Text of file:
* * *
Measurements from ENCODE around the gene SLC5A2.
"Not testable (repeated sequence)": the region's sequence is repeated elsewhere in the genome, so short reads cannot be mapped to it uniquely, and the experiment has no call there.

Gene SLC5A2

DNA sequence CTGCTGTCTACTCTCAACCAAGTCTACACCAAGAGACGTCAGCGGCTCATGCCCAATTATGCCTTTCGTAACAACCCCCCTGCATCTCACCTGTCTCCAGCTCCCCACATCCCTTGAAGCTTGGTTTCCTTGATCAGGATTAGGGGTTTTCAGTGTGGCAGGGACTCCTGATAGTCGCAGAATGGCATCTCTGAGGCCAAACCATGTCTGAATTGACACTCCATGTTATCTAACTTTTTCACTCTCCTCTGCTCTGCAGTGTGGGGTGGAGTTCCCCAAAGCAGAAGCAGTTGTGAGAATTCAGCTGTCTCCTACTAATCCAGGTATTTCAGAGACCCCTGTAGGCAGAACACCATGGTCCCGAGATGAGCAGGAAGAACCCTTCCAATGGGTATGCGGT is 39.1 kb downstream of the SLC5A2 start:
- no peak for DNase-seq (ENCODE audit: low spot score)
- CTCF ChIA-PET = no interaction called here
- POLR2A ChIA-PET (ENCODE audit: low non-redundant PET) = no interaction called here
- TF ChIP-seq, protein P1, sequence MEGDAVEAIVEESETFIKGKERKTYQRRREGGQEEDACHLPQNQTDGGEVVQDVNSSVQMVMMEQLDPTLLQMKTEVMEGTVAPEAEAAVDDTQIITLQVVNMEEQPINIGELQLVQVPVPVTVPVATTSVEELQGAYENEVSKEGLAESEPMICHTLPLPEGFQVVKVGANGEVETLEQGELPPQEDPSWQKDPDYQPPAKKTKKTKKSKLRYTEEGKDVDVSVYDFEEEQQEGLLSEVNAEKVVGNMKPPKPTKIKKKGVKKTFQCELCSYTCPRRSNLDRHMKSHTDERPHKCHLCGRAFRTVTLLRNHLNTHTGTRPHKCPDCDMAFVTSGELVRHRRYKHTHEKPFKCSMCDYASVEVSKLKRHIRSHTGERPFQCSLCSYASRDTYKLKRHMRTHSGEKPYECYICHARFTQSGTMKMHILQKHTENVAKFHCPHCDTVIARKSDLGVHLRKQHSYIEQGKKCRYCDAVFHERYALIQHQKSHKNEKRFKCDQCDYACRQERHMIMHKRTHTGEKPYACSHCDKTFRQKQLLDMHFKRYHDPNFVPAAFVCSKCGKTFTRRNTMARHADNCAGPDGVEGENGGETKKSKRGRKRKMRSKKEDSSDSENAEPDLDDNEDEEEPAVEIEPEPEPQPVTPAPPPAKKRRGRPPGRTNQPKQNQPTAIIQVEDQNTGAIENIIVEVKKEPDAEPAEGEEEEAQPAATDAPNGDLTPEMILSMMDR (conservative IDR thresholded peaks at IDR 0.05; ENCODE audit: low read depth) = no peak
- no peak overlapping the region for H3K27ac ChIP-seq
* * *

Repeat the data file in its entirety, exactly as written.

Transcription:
Measurements from ENCODE around the gene SLC5A2.
"Not testable (repeated sequence)": the region's sequence is repeated elsewhere in the genome, so short reads cannot be mapped to it uniquely, and the experiment has no call there.

Gene SLC5A2

DNA sequence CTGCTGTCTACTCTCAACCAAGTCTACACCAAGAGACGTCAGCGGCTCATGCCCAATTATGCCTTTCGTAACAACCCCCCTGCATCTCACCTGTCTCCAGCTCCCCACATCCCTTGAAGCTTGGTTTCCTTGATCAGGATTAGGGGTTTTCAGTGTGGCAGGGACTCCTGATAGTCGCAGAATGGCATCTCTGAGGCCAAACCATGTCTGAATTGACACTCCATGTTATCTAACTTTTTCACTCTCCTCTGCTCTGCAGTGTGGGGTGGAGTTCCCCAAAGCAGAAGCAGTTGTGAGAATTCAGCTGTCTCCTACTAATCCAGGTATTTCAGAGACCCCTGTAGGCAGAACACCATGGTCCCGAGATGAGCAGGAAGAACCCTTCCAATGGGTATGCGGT is 39.1 kb downstream of the SLC5A2 start:
- no peak for DNase-seq (ENCODE audit: low spot score)
- CTCF ChIA-PET = no interaction called here
- POLR2A ChIA-PET (ENCODE audit: low non-redundant PET) = no interaction called here
- TF ChIP-seq, protein P1, sequence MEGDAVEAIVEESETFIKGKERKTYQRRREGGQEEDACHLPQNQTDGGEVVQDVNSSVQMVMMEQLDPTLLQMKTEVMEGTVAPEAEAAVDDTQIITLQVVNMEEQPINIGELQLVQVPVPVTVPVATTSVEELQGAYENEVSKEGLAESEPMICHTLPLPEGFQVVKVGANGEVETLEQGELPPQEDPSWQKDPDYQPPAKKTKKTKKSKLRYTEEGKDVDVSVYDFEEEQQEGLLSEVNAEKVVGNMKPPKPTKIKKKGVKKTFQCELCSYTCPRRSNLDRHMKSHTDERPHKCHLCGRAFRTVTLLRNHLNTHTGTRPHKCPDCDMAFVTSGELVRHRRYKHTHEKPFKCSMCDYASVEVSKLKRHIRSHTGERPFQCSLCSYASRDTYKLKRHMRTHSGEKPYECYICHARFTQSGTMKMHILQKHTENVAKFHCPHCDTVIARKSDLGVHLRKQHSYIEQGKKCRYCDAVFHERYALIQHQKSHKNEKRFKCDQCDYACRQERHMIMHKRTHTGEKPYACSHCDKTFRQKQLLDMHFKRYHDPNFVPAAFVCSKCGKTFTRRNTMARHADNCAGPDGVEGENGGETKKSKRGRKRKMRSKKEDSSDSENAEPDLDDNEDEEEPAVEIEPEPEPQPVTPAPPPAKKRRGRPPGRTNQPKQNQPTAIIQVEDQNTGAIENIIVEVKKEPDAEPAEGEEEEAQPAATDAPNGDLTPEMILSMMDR (conservative IDR thresholded peaks at IDR 0.05; ENCODE audit: low read depth) = no peak
- no peak overlapping the region for H3K27ac ChIP-seq